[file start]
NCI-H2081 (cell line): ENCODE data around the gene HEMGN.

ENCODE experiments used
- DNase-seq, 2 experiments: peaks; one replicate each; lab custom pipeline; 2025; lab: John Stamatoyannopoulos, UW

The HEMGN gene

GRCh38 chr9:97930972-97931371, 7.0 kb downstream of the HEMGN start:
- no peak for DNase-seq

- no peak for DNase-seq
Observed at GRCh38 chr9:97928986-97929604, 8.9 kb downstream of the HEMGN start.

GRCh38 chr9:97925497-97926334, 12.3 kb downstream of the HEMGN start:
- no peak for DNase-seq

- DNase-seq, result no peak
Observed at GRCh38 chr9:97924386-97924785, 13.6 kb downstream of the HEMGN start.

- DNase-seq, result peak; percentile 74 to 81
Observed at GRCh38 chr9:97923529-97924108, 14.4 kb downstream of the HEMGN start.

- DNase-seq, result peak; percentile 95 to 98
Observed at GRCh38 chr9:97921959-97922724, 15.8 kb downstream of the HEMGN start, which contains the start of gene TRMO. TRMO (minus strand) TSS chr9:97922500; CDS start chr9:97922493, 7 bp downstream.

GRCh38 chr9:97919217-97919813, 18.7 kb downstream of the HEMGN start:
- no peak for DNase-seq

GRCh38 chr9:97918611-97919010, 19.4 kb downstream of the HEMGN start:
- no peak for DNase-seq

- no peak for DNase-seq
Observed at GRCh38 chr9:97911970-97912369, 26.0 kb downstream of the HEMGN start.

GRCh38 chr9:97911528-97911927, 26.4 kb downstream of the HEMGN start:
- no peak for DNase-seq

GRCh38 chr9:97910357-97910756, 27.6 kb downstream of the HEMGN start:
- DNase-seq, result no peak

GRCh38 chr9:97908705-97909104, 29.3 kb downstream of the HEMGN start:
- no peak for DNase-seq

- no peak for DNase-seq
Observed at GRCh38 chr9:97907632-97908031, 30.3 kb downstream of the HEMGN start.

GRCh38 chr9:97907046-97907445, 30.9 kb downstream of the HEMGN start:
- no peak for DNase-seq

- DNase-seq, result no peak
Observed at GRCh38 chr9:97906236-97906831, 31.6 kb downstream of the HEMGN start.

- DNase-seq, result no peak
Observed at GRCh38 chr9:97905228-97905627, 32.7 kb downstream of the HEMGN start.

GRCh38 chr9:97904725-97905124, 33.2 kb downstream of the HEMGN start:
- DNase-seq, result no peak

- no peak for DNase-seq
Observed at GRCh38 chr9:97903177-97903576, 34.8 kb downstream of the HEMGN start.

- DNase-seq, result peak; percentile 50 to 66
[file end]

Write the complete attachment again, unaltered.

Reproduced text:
NCI-H2081 (cell line): ENCODE data around the gene HEMGN.

ENCODE experiments used
- DNase-seq, 2 experiments: peaks; one replicate each; lab custom pipeline; 2025; lab: John Stamatoyannopoulos, UW

The HEMGN gene

GRCh38 chr9:97930972-97931371, 7.0 kb downstream of the HEMGN start:
- no peak for DNase-seq

- no peak for DNase-seq
Observed at GRCh38 chr9:97928986-97929604, 8.9 kb downstream of the HEMGN start.

GRCh38 chr9:97925497-97926334, 12.3 kb downstream of the HEMGN start:
- no peak for DNase-seq

- DNase-seq, result no peak
Observed at GRCh38 chr9:97924386-97924785, 13.6 kb downstream of the HEMGN start.

- DNase-seq, result peak; percentile 74 to 81
Observed at GRCh38 chr9:97923529-97924108, 14.4 kb downstream of the HEMGN start.

- DNase-seq, result peak; percentile 95 to 98
Observed at GRCh38 chr9:97921959-97922724, 15.8 kb downstream of the HEMGN start, which contains the start of gene TRMO. TRMO (minus strand) TSS chr9:97922500; CDS start chr9:97922493, 7 bp downstream.

GRCh38 chr9:97919217-97919813, 18.7 kb downstream of the HEMGN start:
- no peak for DNase-seq

GRCh38 chr9:97918611-97919010, 19.4 kb downstream of the HEMGN start:
- no peak for DNase-seq

- no peak for DNase-seq
Observed at GRCh38 chr9:97911970-97912369, 26.0 kb downstream of the HEMGN start.

GRCh38 chr9:97911528-97911927, 26.4 kb downstream of the HEMGN start:
- no peak for DNase-seq

GRCh38 chr9:97910357-97910756, 27.6 kb downstream of the HEMGN start:
- DNase-seq, result no peak

GRCh38 chr9:97908705-97909104, 29.3 kb downstream of the HEMGN start:
- no peak for DNase-seq

- no peak for DNase-seq
Observed at GRCh38 chr9:97907632-97908031, 30.3 kb downstream of the HEMGN start.

GRCh38 chr9:97907046-97907445, 30.9 kb downstream of the HEMGN start:
- no peak for DNase-seq

- DNase-seq, result no peak
Observed at GRCh38 chr9:97906236-97906831, 31.6 kb downstream of the HEMGN start.

- DNase-seq, result no peak
Observed at GRCh38 chr9:97905228-97905627, 32.7 kb downstream of the HEMGN start.

GRCh38 chr9:97904725-97905124, 33.2 kb downstream of the HEMGN start:
- DNase-seq, result no peak

- no peak for DNase-seq
Observed at GRCh38 chr9:97903177-97903576, 34.8 kb downstream of the HEMGN start.

- DNase-seq, result peak; percentile 50 to 66